Unicorns are magical creatures, variously described as being either beautiful, delicate beasts shaped like exceptionally lovely white horses with a single, often golden, horn growing from their forehead, or as wild, untameable and slightly fierce creatures resembling a mountain goat or other shaggy-haired, unkempt beasts, but again with a single horn.
The first description comes in large part from Medieval art and literature, and has prevailed as the most popular image of the unicorn. In this form the unicorn is associated with purity and chastity. This version of the unicorn is only able to be caught by a virgin, and its horn can purify poisoned water and heal sickness. It is a beautiful image, but somewhat insipid and romantic.
The second description is in many ways more interesting. Here we see a wild creature, something powerful and mysterious; it will not be brought to heel, it is not anyone’s friend, it is not clean and perfect.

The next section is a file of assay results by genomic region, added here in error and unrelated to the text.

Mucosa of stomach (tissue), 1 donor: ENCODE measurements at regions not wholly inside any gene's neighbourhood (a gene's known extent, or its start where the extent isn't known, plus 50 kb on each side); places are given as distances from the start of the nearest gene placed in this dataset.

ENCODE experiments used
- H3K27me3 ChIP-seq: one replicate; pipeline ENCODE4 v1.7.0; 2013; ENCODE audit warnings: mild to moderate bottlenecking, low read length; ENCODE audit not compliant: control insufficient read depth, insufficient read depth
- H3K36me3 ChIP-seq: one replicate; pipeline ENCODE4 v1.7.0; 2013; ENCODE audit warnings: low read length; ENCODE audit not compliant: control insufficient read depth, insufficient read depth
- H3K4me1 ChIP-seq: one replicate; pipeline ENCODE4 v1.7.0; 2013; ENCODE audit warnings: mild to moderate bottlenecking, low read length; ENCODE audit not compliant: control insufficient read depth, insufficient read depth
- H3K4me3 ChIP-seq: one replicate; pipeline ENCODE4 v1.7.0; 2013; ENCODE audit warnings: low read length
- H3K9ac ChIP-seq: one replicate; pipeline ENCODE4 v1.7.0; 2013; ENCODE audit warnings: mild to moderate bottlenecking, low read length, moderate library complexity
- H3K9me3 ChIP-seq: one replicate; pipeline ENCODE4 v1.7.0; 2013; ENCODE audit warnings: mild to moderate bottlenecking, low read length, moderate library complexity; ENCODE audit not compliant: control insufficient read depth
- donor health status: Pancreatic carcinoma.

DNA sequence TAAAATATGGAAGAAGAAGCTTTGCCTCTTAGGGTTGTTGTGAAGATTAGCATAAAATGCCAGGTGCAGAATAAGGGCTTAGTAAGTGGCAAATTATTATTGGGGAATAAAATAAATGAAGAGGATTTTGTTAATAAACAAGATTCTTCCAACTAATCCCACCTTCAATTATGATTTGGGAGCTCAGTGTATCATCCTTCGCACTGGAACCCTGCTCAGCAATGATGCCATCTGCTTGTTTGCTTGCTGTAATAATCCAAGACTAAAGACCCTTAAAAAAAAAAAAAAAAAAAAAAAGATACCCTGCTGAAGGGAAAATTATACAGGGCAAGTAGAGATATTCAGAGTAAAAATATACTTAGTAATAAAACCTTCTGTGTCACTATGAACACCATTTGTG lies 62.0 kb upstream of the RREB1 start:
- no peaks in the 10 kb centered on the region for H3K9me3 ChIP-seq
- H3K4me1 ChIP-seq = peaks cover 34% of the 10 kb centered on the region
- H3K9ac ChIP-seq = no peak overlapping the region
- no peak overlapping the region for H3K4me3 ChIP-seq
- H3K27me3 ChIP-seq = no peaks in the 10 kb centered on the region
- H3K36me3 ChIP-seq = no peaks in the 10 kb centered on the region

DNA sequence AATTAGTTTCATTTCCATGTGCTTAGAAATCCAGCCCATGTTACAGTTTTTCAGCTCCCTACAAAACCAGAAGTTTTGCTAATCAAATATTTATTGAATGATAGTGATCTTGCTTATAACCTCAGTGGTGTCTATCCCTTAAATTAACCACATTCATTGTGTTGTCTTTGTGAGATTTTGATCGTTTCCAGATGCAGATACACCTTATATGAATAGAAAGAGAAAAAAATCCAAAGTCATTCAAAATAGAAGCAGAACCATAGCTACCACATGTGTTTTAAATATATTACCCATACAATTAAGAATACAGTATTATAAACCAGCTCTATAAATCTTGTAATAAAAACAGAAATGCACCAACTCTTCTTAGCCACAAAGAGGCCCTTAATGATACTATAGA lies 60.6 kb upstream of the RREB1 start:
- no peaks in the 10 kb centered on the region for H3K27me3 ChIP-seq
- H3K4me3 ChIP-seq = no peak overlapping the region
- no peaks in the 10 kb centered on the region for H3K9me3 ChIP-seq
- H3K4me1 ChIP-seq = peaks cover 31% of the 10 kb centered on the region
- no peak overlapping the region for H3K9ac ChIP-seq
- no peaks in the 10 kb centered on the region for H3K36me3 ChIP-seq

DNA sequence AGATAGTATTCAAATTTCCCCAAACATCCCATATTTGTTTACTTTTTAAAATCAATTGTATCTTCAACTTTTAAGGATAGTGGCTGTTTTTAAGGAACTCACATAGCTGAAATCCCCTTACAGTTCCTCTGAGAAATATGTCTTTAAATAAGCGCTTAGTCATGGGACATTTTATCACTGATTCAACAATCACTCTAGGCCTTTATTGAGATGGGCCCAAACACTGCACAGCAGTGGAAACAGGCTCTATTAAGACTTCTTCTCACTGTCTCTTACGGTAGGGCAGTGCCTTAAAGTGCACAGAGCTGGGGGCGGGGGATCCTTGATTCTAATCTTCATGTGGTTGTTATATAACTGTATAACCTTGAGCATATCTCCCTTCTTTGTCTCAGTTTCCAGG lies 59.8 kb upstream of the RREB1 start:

It is my feeling that the unicorn and its changing image can be seen as related to views of women, and of Wild Woman. Women by nature are fierce magical beings, with both creative and destructive powers, but over time these have been tamed and controlled by the patriarchy into something pure and almost holy, pristine and gentle. The medieval unicorn is something which is hunted, tricked and ultimately killed or at least maimed and held captive so that it can be used to make things clean and pleasant for men. Personally, I prefer the wilder, shaggier unicorn. She is not so classically beautiful to look at, but she is far more interesting and far more powerful.